Onions: Harvest in two stages: as green scallions and as bulbs; green onions are best when tops are 6 to 8 inches tall and stems are pencil-thick; for maximum bulb size, wait until more than half the tops have fallen, then push over the remaining tops; a week later, harvest bulbs and set them in the sun for a day or two (cover at night); cure following the instructions in “How to Cure” later in this article.

Peas (garden and shell): Harvest and shell when pods are bright and fully filled; peas should be sweet, plump and tender.

Peas (snap and snow): Harvest in early morning or early evening when plump and well-colored but not as fully filled as garden peas; pick before pods fill out, while still young, tender and thin.

Peppers: Harvest anytime in the immature green stage—the more you pick, the more the plant will produce; for a fully flavored sweet pepper, wait until it changes to its mature color (hot peppers also usually take on more flavor when their color changes).

Potatoes: Potato tops die down about two weeks before they’re ready to harvest; dig at any time after or leave them in the ground longer—dig them before frost or rain sets in; dig tubers with a spading fork and allow to dry for a few hours in the sun, then cure and store following the instructions in “How to Cure” later in this article.

Summer squash (straightneck and crookneck zucchini): Don’t let squash get too big or the plant’s production will falter; harvest while skins are tender and fruits are 4 to 8 inches long.

Summer Squash (patty pan varieties): Harvest small, when fruits are 3 inches in diameter or smaller.

Tomatoes: Pick between semifirm and semisoft stages, when fruits are fully colored (whether red, orange, pink, purple or white); if temperatures are too hot or frost threatens, pick fruits a few days early and ripen indoors; tomatoes are best stored at temperatures higher than 50 degrees—never in the refrigerator.

Watermelons: Pick when fruit’s surface loses its gloss, the side touching the ground changes from white to creamy yellow, and the tendril turns brown and begins to shrivel.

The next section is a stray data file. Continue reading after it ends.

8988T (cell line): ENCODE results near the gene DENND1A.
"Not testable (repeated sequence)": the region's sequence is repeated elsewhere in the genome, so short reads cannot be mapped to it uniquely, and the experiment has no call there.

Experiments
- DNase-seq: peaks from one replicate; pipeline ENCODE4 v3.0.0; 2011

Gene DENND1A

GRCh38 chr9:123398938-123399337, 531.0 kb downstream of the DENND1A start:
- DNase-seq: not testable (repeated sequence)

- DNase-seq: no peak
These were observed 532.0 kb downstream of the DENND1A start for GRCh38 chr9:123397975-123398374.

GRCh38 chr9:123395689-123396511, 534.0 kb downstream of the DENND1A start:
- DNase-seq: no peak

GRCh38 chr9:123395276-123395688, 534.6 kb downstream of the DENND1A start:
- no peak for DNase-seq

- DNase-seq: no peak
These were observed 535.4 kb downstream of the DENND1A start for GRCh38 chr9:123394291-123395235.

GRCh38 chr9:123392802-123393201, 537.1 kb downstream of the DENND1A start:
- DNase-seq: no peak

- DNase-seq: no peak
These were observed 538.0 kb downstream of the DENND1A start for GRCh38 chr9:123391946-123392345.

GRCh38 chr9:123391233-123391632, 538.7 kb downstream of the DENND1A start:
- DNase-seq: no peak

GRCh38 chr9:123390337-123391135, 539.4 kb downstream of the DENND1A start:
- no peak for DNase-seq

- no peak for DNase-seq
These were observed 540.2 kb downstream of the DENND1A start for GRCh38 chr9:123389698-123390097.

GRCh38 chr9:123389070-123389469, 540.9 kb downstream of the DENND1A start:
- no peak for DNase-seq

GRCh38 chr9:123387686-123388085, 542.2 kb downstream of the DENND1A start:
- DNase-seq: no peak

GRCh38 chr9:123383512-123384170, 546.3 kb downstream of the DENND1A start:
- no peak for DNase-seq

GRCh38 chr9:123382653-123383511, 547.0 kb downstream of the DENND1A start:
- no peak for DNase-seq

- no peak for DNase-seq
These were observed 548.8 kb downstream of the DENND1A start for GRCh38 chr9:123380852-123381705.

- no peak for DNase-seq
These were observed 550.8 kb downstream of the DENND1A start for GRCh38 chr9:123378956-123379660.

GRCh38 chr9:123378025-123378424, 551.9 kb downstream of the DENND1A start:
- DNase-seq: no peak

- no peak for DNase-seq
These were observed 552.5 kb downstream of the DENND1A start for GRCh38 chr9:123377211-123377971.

Plant Now for Autumn Joy

Brussels sprouts, kale and winter squash all taste best after they’ve seen a couple of frosts. Get them in the ground now, and they’ll be ready for harvest at Halloween, Thanksgiving and beyond.

Brussels sprouts: Sprouts sweeten after going through a couple of frosts; buds at the base mature first so pick from the bottom up; sprouts should be firm and 1 inch in diameter; to encourage larger sprouts, cut plant top back by about 4 inches four weeks before you’ll begin harvesting.

Kale: Harvest about 40 days after planting and after a frost, which sweetens the flavor; pinch off outer leaves as needed.

Winter squash: Fully ripe fruit’s skin should resist puncture from your thumbnail and have a hard stem and deepened skin color (spaghetti squash turns mellow golden yellow; butternut deepens to a subtle orange-tan; and a splotch of orange-yellow often appears on the underside of acorn, delicata and buttercup types); harvest after the first light frost but before a hard frost; never handle squash by the stem (fruits rot after the stem breaks); cut—don’t pull—squash from the vine, and leave 2 inches of the stem attached; wipe off any dirt but don’t get the fruits wet; cure and store following instructions in “How to Cure” later in this article.

How to Cure

Onions, potatoes and winter squash are crops that store well all winter when properly cured—which means they are left to sit in a dry, warm and sheltered area for a week or two before storing. Good locations for curing might be a box in a dry basement or garage, or simply covered on a dry porch. Use the following advice for curing these pantry must-haves.

Onions: After harvesting bulbs, set them in the sun for a day or two (cover at night). Next, cure bulbs with tops intact for about a week in a sheltered, dry area; during this time, the outer layers form a dry skin. After that, cut tops about an inch above the bulbs, trim off roots and store onions in a well-ventilated, dry, cool (ideal is 35 to 40 degrees) and dark location for up to a year.

Potatoes: After digging potatoes, allow them to dry for a few hours in the sun, then cure them for about two weeks at 50 to 60 degrees under shelter in a well-ventilated, high-humidity area. After they are cured, potatoes store best at 35 to 40 degrees, but keep well for several months even at 50 degrees.

Winter squash: Cure fruits in a warm place (80 to 85 degrees is ideal) for a couple of weeks. Once cured, store in a cool, dry location at 50 to 55 degrees for up to four months.

Kris Wetherbee is a garden writer and public speaker. Visit her website.